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Standing Ovation for Chepstow Choral Society “Messiah”

A prolonged standing ovation from a large audience was the deserved reward for Chepstow Choral Society, soloists and orchestra at the conclusion of a superb performance of GF Handel’s most famous oratorio “Messiah”. Indeed, this is probably the most well-known work of its type in the whole choral repertoire, and to give a performance of it in total (not a note was omitted!) requires stamina, commitment, much hard work in preparation – and dedication. All these elements were present in this performance at St Mary’s Priory Church, Chepstow on Passiontide weekend.

This was undoubtedly one of the finest performances by the choir in its thirty-five year history. Every member sang to the very best of their ability – and the enjoyment in participating in this concert was visible and prominent. This work is a hard “sing” for any choral group, many of the choruses are demanding both vocally and physically. Chepstow Choral Society members did themselves proud. The months of hard work and effort enabled the choir to give of their best on the night with confidence and commitment – again, to choose individual choral highlights would be difficult, but special mention must be made of the singing of For Unto Us A Child is Born, Lift Up Your Heads, Hallelujah, and the finale of Worthy is the Lamb, Blessing and Honour, and Amen.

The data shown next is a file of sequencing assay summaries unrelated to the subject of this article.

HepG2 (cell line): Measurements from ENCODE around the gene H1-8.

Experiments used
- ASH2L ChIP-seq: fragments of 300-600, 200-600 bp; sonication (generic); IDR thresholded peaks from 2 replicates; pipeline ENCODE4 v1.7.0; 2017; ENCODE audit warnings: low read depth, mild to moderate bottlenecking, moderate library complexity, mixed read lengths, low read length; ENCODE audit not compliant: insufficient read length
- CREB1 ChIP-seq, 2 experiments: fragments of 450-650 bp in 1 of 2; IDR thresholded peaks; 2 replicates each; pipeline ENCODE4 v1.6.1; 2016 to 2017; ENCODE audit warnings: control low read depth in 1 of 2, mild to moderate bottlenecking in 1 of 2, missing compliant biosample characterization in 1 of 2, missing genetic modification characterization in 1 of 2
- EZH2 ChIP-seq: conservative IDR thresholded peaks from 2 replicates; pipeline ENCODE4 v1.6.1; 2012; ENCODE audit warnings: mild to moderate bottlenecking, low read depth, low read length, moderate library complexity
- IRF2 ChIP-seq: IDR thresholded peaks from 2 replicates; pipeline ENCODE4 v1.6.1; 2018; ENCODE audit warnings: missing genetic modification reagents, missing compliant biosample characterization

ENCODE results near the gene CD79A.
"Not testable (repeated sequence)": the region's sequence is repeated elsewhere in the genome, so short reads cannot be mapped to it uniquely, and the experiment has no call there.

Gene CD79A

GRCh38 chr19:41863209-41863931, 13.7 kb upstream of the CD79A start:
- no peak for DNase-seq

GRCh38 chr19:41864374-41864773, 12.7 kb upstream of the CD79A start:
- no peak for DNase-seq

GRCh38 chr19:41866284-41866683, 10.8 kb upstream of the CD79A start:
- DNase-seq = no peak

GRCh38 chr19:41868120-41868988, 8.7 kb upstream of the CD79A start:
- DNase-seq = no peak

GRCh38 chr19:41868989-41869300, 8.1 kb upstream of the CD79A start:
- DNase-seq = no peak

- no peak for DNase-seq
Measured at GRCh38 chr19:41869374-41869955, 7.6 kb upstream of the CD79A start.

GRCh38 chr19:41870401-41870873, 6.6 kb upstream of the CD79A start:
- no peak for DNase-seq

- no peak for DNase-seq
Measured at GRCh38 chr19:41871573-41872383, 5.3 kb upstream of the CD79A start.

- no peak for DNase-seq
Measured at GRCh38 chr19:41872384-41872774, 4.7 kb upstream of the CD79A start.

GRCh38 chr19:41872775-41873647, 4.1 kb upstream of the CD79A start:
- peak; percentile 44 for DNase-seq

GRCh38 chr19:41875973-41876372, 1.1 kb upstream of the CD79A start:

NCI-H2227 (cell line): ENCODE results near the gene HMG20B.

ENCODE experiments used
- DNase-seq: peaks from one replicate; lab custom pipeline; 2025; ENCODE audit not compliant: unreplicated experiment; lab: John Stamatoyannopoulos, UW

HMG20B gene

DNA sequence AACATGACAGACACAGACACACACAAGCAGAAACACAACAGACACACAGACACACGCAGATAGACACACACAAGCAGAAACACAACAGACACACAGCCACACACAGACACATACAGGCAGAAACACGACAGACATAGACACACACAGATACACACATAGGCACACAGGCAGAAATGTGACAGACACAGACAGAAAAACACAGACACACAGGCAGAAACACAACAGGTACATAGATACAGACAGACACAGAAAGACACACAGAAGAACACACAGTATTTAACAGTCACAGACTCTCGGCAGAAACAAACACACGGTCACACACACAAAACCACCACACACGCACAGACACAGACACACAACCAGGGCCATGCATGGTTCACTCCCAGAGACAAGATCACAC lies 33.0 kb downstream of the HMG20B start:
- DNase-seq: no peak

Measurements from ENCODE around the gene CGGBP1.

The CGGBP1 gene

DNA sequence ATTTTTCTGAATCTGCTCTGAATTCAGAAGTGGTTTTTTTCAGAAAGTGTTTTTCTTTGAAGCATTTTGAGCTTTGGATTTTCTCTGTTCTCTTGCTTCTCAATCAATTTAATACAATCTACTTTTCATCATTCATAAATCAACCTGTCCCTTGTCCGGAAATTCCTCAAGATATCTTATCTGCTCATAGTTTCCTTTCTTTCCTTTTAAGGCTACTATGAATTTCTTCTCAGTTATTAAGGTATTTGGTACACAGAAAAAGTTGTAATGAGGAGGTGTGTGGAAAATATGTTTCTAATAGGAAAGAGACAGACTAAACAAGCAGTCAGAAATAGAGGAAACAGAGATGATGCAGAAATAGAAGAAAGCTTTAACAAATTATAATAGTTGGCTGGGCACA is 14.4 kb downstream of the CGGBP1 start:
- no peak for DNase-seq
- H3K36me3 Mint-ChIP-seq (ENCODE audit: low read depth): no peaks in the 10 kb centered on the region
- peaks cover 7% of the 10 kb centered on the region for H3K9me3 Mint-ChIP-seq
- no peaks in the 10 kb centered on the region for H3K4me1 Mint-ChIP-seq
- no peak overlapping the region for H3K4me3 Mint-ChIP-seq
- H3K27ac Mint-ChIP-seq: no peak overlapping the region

The four soloists were Alison Wray (soprano), Helen Bruce (alto), Gareth Treseder (tenor) and Stephen Hamnett (bass), and all had performed with the Society previously. There is minimal joint ensemble singing in this work – the solos are indeed just that, and many of them are classic favourites. To single out individual solo highlights is difficult, given the superb quality throughout the whole performance but the opening tenor aria (Comfort Ye/ Every Valley) more than set the scene for what followed; all audience members will have special favourites, but He was Despised (alto), I Know that My Redeemer Liveth (soprano) and The Trumpet Shall Sound (bass) demonstrated that this was a quartet of professional soloists who were all singing quite magnificently. The orchestra was utterly professional in every aspect – led by Paula Kempton (whose two sons were also members of the orchestra), it was vibrant, excellent in every way and brought huge vitality, with some brilliant individual contributions including some tremendous trumpet playing, continuo performances involving cellos, double bass, and keyboard players, as well as beautiful string and woodwind intonation.

Immense credit and praise must be given to the Society’s Musical Director, Graham Bull, whose command of orchestra, soloists and choir set the standard for this memorable concert. There was musicality, the conveying of contrasting emotions as the Christmas and Easter Christian story was told, and the joyful conclusion arrived with hope and fulfilment.

Everything about this concert worked well, from its music presentation and including the staging, front-of-house, and all the other aspects that are required to mount a large event such as this. Chepstow is fortunate that this occasion was possible in their town, and that it will inspire new membership to continue this choral tradition.

The choir now take a short Easter break, before reconvening to commence preparations for their Summer Festive Celebration in the Arts Hall, Chepstow Leisure Centre, on Wednesday June 25th, when the programme will comprise a mixture of popular classics, lighter items, and will include invited guests Michael Lowe (baritone) and the Kempton String Ensemble

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